This is a welcome development: Call them the debt crisis dissenters. The two parties are miles apart on how to cut the deficit and national debt: Republicans want to slash spending even more. Democrats want to raise revenue. And then there are the other Democrats — the ones who reject the entire premise of the current high-stakes fiscal fight. There’s no short-term deficit problem, they say, and there isn’t even an urgent debt crisis that requires immediate attention.
The fear is palpable. The Obama supporters feel that a Romney presidency will completely erode our safety net, so that only the rich will survive. Women feel like any gains that they have eked out in society for the last few decades will be taken away completely. The Romney supporters think that we need to get someone in there who knows about business, or else our economy will collapse. They worry about the looming deficit and an oversized government, so they want Romney to make the tough decisions.
Unemployment is a human crisis. Yet the Obama administration, Congress and the Fed mostly act like it's not their problem.
In our corner of the economy, excellent pastors got fired and many took wage and benefit cuts. In some cases, the congregations didn’t realize that their decrease in membership was a national trend that had a lot to do with shifting demographics.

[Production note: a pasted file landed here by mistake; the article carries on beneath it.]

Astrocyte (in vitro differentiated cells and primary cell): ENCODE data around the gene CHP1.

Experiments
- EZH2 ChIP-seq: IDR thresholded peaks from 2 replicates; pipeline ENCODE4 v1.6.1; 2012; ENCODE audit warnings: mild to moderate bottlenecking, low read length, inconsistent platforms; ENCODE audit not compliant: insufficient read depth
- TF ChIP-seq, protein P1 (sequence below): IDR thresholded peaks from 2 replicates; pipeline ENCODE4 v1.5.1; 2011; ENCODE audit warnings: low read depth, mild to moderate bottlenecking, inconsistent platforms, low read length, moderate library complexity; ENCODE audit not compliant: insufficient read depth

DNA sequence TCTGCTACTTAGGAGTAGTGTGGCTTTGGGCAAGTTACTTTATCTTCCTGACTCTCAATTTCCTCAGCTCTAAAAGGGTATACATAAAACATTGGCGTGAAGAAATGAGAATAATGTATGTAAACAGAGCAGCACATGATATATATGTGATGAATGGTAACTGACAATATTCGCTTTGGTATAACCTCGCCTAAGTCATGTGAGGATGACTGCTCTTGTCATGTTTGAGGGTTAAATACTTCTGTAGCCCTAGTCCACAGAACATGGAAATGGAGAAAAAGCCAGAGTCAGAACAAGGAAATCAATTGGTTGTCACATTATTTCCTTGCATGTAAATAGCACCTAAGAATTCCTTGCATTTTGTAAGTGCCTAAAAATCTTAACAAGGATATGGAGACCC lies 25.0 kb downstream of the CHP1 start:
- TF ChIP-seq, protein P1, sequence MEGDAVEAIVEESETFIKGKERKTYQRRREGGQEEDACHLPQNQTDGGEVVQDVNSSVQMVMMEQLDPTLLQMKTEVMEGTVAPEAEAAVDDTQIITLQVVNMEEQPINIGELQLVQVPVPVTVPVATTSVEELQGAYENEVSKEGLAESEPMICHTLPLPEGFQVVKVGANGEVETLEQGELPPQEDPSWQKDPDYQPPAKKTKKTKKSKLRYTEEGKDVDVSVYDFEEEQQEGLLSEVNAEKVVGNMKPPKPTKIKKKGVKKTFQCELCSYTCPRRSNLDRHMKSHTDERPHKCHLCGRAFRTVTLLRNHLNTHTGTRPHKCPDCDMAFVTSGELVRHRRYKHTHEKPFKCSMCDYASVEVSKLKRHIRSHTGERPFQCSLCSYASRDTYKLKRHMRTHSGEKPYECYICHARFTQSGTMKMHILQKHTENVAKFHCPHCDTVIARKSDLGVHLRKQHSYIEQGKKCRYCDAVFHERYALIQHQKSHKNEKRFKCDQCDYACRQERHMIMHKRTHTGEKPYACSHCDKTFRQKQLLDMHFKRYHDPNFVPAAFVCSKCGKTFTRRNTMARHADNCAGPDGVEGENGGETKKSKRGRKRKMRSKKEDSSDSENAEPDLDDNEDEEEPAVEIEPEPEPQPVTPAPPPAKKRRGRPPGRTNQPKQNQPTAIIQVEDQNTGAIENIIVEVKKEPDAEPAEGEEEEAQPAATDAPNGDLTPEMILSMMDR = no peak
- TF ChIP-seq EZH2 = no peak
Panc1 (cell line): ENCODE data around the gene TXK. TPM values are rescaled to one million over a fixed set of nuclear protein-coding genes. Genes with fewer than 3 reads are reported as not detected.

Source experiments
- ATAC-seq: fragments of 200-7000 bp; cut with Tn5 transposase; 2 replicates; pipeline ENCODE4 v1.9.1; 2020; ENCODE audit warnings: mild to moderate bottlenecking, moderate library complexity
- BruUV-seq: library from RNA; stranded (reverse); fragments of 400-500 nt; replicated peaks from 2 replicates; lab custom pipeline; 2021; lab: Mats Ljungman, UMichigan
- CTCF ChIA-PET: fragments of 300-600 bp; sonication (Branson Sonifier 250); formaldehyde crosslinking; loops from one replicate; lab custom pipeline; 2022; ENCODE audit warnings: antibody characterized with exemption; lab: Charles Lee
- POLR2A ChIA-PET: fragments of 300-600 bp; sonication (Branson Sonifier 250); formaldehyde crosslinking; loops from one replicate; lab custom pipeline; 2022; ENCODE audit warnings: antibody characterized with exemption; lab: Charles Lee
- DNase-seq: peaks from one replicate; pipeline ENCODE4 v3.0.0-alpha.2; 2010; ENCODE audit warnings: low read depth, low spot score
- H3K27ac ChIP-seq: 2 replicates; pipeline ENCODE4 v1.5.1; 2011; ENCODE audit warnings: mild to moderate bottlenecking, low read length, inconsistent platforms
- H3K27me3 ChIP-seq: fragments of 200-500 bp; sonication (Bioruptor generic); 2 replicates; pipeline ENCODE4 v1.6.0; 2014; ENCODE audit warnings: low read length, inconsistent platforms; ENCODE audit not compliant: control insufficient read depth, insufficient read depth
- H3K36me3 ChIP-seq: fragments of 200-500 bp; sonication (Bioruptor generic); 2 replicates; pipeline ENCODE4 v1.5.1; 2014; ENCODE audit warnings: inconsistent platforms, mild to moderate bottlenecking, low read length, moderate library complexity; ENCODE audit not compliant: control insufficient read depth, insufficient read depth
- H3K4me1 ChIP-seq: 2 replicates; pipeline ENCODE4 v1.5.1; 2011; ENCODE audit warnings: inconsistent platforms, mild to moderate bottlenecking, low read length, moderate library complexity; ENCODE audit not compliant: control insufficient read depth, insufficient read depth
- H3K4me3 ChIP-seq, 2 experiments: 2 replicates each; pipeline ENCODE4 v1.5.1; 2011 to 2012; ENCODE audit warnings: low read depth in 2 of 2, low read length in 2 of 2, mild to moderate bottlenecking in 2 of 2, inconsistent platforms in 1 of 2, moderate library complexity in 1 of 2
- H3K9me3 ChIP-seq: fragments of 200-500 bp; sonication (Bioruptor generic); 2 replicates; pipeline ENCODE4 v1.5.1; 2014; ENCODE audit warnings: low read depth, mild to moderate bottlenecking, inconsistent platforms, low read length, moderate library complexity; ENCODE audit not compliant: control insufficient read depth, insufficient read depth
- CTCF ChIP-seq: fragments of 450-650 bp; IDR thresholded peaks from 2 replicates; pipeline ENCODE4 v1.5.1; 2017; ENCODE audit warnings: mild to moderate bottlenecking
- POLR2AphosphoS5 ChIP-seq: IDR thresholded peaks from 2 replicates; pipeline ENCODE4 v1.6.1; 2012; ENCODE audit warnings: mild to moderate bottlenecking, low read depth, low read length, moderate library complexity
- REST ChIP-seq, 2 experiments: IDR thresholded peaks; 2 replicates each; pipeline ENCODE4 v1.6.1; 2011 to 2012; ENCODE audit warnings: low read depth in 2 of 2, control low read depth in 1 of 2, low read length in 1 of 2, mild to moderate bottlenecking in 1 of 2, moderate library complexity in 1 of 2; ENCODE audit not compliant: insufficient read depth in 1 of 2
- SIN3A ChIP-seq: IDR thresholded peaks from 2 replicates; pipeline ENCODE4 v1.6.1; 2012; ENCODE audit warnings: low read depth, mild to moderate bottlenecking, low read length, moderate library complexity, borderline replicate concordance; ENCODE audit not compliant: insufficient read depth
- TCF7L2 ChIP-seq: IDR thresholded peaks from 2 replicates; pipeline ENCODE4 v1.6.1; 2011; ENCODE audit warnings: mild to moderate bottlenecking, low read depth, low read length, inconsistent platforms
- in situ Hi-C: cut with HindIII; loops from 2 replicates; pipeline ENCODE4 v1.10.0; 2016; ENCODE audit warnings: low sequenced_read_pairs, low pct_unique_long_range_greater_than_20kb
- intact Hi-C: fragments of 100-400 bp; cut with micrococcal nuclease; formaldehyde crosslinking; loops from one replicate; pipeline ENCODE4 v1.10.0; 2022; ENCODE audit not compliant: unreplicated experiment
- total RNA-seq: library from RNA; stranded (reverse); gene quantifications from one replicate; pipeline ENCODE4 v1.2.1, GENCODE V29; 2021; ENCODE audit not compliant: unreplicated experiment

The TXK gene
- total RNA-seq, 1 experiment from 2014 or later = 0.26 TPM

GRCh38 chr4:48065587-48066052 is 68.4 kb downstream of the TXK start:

Per usual, Ross Douthat is in this post occasionally wise but often infuriating: It’s useful to think of Obama’s stimulus bill and Walker’s budget repair bill as mirror image exercises in legislative shock and awe, and the Tea Party and the Wisconsin labor protests as mirror images of backlash. No, that really isn't useful at all.
Since the years of Reagan and Thatcher, we have heard a steady drumbeat about the limitations of government. But what about the limitations of the free market?
Church leaders can appreciate the challenges that St. Paul's has faced. Yet there is something profoundly right about a moral protest in a cathedral courtyard.
We have the tendency to define adulthood, and even ourselves, by our employment and our ability to exist independently. But in our difficult economic situation, isn't it time to rely on our rich theology and redefine our notions of self?
In 2008, both enthusiasts and enemies of a new New Deal misjudged Obama. They also misjudged the circumstances he faced.